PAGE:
So, what does this mean for us?

We, the Innovative Ministries Team, believe that there is a way to engage the church in missional and relational change that can “move the church forward to a place of significance” (priority) in the lives of young adults. This change requires us to risk. However we believe that inaction (or being focused solely on the autumn stage) is a bigger risk to the life of the church. We want to engage with the wider body! We want to ensure that we do not leave tradition and history behind, rather using it as our platform for faithful action.

Our team has developed a purpose statement that we believe will drive us (and you) towards positive, creative action:

By providing a resource of support and creative thought, we aim to inspire new expressions of meaningful communities.

We create opportunities for positive change that move the church forward to a place of significance while acknowledging our tradition and community identity.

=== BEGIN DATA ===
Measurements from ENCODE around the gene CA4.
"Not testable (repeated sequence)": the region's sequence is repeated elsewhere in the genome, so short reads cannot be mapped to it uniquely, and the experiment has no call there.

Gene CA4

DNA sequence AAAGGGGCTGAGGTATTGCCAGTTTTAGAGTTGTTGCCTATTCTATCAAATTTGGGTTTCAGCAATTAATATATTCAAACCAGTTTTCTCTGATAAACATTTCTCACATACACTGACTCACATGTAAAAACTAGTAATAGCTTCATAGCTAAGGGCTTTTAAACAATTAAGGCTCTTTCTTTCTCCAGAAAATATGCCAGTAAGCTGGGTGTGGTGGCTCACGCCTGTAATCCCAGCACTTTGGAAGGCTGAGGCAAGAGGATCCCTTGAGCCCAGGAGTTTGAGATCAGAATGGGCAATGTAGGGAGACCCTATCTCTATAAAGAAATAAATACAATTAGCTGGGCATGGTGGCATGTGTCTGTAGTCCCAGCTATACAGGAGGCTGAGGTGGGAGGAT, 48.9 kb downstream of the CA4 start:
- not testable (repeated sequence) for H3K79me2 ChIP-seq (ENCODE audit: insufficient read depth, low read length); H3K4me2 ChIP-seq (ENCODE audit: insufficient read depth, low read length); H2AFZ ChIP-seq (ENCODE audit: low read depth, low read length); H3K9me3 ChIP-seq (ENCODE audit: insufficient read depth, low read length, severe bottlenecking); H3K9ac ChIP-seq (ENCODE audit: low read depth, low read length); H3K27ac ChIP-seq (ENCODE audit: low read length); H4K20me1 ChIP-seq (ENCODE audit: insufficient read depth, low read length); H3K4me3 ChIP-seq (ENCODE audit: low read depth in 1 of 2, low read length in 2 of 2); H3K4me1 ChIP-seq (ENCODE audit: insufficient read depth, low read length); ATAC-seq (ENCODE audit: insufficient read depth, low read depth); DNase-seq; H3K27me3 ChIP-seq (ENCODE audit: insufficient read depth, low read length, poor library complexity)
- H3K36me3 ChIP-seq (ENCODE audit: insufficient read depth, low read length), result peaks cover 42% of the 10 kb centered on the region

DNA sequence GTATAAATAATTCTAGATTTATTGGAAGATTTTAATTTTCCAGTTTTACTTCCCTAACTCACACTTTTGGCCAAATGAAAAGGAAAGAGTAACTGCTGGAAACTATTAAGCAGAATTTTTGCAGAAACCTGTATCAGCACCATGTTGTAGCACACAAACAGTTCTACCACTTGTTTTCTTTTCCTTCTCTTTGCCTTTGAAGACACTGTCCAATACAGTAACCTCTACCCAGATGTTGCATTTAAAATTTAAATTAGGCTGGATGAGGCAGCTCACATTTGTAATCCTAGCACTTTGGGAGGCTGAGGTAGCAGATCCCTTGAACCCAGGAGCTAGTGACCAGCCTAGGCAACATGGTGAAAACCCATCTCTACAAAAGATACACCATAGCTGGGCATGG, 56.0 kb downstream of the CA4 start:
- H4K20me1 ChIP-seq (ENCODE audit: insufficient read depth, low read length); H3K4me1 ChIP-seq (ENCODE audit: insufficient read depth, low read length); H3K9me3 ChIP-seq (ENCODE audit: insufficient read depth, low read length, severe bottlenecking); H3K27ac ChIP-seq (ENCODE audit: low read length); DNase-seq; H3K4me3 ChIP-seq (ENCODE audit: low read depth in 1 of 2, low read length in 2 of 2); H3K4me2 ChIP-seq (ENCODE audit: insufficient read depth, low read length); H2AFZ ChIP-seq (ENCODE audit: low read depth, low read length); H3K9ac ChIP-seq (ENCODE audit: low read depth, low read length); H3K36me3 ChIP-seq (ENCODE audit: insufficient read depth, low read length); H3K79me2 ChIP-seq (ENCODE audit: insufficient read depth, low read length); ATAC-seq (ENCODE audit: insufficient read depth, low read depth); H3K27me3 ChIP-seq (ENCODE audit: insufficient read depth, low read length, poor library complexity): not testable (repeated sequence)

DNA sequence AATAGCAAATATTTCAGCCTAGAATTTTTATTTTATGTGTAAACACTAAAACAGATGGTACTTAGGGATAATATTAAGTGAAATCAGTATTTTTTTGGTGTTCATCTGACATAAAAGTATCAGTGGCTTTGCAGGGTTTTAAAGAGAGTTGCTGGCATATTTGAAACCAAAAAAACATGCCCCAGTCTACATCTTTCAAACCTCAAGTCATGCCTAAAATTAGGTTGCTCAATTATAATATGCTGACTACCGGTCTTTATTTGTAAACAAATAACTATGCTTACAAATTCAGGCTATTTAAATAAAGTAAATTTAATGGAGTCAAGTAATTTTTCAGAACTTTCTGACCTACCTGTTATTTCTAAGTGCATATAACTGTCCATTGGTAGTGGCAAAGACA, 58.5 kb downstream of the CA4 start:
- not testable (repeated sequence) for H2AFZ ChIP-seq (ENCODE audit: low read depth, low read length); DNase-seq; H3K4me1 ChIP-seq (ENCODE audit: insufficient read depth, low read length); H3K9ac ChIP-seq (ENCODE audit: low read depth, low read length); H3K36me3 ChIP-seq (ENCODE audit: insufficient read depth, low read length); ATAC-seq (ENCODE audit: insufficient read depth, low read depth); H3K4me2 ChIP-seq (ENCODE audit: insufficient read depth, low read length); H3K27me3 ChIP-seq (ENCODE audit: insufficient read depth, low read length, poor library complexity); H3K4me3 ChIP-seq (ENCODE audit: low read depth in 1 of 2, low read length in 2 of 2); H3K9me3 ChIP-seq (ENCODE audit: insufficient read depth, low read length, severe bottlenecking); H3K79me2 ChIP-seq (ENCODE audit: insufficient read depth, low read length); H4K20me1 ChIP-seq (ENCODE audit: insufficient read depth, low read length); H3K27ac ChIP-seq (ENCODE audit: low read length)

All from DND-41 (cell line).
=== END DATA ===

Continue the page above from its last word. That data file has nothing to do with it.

We advocate for young adults and for opportunities that empower their visions and passions, resulting in a broader dialogue between diverse populations and church leadership; critical to the success of the Community of Christ.

With leadership development as a core value, we will provide experiences that develop individuals to serve through skills training and personal growth opportunities.

– Innovative Ministries Team (2014)

This is who we are. This is the change we want to see. This is the spring we are experiencing and the hope for the future, the summer, we are anticipating! We hope this reflects what you want to see in your community, too. We want to do this WITH YOU.

Come with us on this journey.

Follow what we’re up to, share posts, thoughts, comments, and ideas – and most definitely contribute your own.

This is OUR initiative. This is OUR community!


Peace Colloquy Prayer Retreat


POVERTY: GOD WEEPS #godweeps #PC2014